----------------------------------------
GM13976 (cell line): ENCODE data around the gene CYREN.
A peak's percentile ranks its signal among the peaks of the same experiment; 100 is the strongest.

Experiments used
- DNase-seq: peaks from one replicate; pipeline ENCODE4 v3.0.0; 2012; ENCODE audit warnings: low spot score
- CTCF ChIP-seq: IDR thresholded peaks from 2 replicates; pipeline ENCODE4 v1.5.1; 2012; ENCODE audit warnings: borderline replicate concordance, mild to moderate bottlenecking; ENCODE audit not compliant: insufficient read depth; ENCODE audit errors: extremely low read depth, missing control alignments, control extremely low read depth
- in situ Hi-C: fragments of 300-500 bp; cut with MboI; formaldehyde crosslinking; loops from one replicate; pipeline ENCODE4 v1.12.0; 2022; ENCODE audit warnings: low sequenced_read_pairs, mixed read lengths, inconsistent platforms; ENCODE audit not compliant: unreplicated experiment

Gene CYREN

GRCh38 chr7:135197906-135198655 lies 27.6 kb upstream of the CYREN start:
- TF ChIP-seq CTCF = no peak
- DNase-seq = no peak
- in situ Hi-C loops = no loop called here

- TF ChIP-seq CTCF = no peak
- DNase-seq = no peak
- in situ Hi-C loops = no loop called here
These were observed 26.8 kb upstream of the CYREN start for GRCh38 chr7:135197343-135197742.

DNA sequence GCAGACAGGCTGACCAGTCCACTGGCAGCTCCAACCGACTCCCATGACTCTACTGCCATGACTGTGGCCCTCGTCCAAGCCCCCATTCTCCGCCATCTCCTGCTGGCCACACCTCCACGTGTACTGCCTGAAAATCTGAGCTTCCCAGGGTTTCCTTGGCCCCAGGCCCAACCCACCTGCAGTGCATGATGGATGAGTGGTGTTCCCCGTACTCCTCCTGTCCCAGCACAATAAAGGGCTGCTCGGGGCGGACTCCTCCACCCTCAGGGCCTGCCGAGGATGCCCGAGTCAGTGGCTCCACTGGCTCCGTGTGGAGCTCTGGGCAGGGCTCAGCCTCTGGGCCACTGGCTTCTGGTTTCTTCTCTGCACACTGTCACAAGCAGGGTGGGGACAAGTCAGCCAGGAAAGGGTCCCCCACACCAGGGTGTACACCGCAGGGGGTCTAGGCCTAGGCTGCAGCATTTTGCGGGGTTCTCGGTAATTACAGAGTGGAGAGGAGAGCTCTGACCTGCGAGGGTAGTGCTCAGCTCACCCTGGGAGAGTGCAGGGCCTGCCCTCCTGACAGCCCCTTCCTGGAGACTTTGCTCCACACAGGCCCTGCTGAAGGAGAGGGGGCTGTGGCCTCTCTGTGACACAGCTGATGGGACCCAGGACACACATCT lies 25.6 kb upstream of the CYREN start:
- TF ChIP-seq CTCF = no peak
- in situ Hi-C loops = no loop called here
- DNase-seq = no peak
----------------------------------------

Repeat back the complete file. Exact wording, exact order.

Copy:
GM13976 (cell line): ENCODE data around the gene CYREN.
A peak's percentile ranks its signal among the peaks of the same experiment; 100 is the strongest.

Experiments used
- DNase-seq: peaks from one replicate; pipeline ENCODE4 v3.0.0; 2012; ENCODE audit warnings: low spot score
- CTCF ChIP-seq: IDR thresholded peaks from 2 replicates; pipeline ENCODE4 v1.5.1; 2012; ENCODE audit warnings: borderline replicate concordance, mild to moderate bottlenecking; ENCODE audit not compliant: insufficient read depth; ENCODE audit errors: extremely low read depth, missing control alignments, control extremely low read depth
- in situ Hi-C: fragments of 300-500 bp; cut with MboI; formaldehyde crosslinking; loops from one replicate; pipeline ENCODE4 v1.12.0; 2022; ENCODE audit warnings: low sequenced_read_pairs, mixed read lengths, inconsistent platforms; ENCODE audit not compliant: unreplicated experiment

Gene CYREN

GRCh38 chr7:135197906-135198655 lies 27.6 kb upstream of the CYREN start:
- TF ChIP-seq CTCF = no peak
- DNase-seq = no peak
- in situ Hi-C loops = no loop called here

- TF ChIP-seq CTCF = no peak
- DNase-seq = no peak
- in situ Hi-C loops = no loop called here
These were observed 26.8 kb upstream of the CYREN start for GRCh38 chr7:135197343-135197742.

DNA sequence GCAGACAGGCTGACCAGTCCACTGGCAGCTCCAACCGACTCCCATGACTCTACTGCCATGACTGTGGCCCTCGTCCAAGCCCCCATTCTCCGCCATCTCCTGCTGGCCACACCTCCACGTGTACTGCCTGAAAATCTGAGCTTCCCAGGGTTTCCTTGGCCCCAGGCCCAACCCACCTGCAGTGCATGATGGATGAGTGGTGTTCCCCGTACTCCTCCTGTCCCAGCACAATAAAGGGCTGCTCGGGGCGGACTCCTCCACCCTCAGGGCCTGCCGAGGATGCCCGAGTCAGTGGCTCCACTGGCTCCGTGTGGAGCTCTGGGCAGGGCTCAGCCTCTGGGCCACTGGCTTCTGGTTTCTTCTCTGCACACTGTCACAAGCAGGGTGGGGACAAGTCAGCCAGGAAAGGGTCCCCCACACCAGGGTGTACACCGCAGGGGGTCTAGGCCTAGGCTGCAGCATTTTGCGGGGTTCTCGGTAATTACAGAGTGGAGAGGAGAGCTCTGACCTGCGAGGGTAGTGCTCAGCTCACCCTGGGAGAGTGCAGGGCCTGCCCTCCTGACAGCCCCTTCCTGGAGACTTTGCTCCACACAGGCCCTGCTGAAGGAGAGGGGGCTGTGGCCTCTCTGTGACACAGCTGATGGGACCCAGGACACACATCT lies 25.6 kb upstream of the CYREN start:
- TF ChIP-seq CTCF = no peak
- in situ Hi-C loops = no loop called here
- DNase-seq = no peak